Assured Guaranty insured a loan for a little over a quarter of a billion dollars the schools borrowed in 2005. Now, the schools need more. They have a new deficit of $327 million dollars.

That’s more than half their entire general fund budget. To make ends meet, Bobb says he needs to borrow $219 million next month.

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Commentary
11:41 am
Wed February 9, 2011

State of Desperation

Earlier this week Wayne State University’s Alumni Association invited me and Nolan Finley, the editorial page editor of the Detroit News, to have a frank discussion with their members.

The theme was “Michigan at a Crossroads,” a look at the challenges facing our state today. I think some people expected a bitter debate. After all, Finley runs an opinion section which is profoundly conservative. My reputation is that of some sort of moderate liberal, though I prefer to think of myself as a common sense pragmatist with a bias towards things that work.

But people expected a verbal slugfest, they were disappointed. Oh, Nolan and I have our differences. I think a graduated income tax would be a good idea; he doesn’t, and I‘d be comfortable with a higher level of taxation, if the revenue were to be used for the right things, like education, roads and bridges.

Fifteen years ago, our views probably would have been far further apart. But now, Finley and I were virtually united in recognizing that the first thing we all must do is understand how big our predicament is. Michigan is engaged in a race to the bottom, in more categories than anyone would care to count.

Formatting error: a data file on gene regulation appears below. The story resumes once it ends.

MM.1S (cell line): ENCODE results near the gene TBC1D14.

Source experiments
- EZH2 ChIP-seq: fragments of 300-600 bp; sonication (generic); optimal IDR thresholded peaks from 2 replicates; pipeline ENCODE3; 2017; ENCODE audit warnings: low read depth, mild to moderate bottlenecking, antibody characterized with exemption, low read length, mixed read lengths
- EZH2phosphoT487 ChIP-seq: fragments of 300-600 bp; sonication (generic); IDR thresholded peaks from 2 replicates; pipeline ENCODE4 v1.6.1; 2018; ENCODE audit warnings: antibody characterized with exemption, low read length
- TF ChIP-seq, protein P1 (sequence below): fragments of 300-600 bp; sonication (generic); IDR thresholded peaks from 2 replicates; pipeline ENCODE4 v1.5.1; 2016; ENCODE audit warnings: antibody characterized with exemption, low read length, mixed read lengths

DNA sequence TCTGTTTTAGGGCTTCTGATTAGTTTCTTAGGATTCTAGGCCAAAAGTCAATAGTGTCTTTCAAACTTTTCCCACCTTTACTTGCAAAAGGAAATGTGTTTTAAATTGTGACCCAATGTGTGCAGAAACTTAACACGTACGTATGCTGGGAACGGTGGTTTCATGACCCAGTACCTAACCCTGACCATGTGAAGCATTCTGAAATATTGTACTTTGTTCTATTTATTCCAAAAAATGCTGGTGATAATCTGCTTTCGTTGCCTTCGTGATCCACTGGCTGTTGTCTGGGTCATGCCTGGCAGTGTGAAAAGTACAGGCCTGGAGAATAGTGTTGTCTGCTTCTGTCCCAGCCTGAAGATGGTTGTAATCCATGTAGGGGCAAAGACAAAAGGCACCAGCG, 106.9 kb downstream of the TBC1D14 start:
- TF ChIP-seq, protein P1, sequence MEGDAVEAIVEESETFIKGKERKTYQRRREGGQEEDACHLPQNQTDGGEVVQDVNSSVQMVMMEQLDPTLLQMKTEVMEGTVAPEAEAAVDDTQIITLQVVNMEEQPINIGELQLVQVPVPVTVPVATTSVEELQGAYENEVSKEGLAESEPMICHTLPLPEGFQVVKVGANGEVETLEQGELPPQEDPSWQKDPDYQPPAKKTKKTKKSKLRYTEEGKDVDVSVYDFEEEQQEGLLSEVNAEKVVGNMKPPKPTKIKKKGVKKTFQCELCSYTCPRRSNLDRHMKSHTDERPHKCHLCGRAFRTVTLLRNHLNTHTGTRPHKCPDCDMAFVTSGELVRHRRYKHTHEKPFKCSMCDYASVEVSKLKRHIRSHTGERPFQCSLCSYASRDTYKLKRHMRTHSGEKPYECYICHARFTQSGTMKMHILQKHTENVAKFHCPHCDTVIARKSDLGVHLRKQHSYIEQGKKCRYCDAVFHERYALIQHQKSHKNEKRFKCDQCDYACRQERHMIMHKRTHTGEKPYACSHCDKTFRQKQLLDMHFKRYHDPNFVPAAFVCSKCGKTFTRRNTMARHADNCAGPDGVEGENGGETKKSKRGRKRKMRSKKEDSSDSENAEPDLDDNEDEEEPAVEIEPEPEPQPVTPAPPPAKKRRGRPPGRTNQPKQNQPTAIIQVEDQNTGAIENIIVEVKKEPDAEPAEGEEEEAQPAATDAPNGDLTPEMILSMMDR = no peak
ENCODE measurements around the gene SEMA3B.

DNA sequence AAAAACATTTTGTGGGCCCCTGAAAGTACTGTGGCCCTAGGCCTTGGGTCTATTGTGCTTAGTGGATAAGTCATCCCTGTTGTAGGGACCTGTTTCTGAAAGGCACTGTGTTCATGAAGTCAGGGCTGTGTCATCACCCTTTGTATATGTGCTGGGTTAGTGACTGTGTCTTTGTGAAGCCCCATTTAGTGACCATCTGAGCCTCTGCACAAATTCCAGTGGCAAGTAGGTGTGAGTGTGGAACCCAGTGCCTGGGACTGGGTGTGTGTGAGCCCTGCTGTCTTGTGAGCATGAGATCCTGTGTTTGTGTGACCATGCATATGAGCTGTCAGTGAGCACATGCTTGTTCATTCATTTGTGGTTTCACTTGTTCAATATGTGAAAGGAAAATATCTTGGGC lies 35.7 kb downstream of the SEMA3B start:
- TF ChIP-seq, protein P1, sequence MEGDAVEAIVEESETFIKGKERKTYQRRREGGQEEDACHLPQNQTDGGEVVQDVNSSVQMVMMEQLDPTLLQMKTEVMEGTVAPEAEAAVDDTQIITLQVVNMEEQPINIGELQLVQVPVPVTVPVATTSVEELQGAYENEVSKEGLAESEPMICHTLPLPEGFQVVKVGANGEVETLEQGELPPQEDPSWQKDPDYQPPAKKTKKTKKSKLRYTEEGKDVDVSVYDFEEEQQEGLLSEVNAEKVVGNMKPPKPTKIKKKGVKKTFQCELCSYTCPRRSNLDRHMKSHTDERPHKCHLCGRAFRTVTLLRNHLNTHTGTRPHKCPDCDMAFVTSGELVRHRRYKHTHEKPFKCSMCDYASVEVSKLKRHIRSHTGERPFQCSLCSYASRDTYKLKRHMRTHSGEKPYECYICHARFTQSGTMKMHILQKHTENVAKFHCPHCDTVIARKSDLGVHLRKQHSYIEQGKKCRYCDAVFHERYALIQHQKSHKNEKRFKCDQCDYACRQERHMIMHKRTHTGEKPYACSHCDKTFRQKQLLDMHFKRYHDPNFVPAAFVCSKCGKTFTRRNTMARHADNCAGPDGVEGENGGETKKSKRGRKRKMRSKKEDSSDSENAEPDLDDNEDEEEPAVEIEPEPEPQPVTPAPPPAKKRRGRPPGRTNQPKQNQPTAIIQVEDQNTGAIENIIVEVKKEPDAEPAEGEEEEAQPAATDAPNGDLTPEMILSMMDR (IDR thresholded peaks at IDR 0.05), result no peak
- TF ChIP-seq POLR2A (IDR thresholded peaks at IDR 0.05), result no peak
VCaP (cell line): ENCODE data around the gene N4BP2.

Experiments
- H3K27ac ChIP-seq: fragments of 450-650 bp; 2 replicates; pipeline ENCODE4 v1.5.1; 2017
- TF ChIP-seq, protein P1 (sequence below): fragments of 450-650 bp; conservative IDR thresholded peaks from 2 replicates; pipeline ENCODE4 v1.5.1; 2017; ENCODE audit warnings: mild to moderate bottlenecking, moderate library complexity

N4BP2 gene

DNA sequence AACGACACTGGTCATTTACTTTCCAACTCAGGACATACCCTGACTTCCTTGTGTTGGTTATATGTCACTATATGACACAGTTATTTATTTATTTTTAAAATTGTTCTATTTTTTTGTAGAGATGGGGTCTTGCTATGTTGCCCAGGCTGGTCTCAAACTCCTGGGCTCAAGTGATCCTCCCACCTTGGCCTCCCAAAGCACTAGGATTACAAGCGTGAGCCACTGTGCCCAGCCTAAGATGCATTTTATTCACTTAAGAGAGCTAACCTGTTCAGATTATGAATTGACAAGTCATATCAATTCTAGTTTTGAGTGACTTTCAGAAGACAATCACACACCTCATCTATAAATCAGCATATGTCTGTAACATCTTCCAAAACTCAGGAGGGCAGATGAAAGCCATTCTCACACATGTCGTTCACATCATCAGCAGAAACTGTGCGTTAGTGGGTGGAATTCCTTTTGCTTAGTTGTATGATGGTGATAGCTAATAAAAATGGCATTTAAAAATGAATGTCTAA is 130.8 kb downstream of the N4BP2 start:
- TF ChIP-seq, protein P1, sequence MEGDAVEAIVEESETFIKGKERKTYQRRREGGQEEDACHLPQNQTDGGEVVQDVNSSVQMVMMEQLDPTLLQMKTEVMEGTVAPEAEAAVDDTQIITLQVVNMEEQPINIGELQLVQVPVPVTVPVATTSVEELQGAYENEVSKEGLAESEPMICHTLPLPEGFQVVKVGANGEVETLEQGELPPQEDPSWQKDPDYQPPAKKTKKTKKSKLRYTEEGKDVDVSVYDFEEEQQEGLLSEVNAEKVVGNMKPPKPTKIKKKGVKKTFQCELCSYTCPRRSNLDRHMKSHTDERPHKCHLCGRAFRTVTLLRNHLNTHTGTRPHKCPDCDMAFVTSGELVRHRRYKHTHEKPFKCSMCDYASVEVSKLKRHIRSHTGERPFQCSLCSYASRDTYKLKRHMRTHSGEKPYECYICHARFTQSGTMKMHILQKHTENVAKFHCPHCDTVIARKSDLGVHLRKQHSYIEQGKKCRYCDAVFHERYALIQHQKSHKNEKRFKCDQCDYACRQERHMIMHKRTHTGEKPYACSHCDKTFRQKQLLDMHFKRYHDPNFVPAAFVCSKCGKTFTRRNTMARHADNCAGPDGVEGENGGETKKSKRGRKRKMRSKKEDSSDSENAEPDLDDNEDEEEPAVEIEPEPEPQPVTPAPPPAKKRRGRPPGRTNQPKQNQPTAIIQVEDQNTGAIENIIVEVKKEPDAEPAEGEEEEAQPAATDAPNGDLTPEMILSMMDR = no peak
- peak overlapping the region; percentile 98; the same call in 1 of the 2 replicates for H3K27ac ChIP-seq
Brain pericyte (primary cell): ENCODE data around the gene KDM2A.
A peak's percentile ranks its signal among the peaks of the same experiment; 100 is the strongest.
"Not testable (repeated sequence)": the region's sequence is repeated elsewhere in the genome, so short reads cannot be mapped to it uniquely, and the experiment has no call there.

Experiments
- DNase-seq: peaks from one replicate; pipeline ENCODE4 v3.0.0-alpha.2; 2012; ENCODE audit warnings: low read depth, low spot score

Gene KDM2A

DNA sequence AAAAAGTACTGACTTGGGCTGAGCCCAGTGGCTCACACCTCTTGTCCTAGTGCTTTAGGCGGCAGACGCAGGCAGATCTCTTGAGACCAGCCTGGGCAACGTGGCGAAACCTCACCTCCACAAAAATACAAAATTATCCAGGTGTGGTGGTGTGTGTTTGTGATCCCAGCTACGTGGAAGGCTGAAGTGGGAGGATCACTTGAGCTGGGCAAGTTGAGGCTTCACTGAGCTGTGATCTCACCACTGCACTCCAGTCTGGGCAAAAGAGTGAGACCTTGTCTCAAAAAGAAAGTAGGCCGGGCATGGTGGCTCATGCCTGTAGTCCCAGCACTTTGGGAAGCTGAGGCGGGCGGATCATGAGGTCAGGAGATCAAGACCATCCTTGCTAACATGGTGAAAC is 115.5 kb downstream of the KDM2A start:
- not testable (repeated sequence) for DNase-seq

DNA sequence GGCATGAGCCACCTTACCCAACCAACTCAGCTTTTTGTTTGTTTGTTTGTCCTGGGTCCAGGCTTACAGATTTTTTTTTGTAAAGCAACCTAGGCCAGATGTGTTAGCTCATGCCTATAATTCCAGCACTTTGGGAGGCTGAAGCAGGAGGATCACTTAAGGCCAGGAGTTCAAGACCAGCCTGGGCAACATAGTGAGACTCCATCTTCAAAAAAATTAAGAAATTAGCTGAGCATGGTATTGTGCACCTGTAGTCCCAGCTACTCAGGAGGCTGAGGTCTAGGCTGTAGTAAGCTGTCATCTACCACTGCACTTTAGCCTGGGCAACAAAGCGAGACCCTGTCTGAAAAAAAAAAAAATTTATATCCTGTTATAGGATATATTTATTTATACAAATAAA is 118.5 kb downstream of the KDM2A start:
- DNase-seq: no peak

We’ve gone from being a relatively rich state to a poor one.

Still, we have to somehow get competitive for the jobs and growth industries of the future. And that’s hard to do when we have crumbling roads and bridges and crippling deficits.

That’s even harder to do when school systems are failing, and when cities fail to meet their obligations and slip into emergency financial manager status, the equivalent, in the political world, of bankruptcy and receivership. Treasurer Andy Dillon said recently that five communities soon won’t be able to pay their employees.

This may be only the tip of the iceberg, and speaking of icebergs, there are other monstrous ones ahead. We both agreed that one of the most uncovered stories in this state is the fact that state pension funds have a staggering $15.5 billion dollars in unfunded liabilities.

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Commentary
11:29 am
Tue February 8, 2011

Save the Children

We could argue endlessly over who is responsible for the state of Michigan’s economy. Some people blame globalization. Others, the short-sightedness of the domestic automakers. Some say, Jennifer Granholm‘s failure to lead.

Some say it was the callous selfishness of the Republican Party, and on and on. But one thing is clear: today’s toddlers aren’t to blame. Neither is any child. They didn’t make the policies or the mistakes. But they are suffering as a result of them.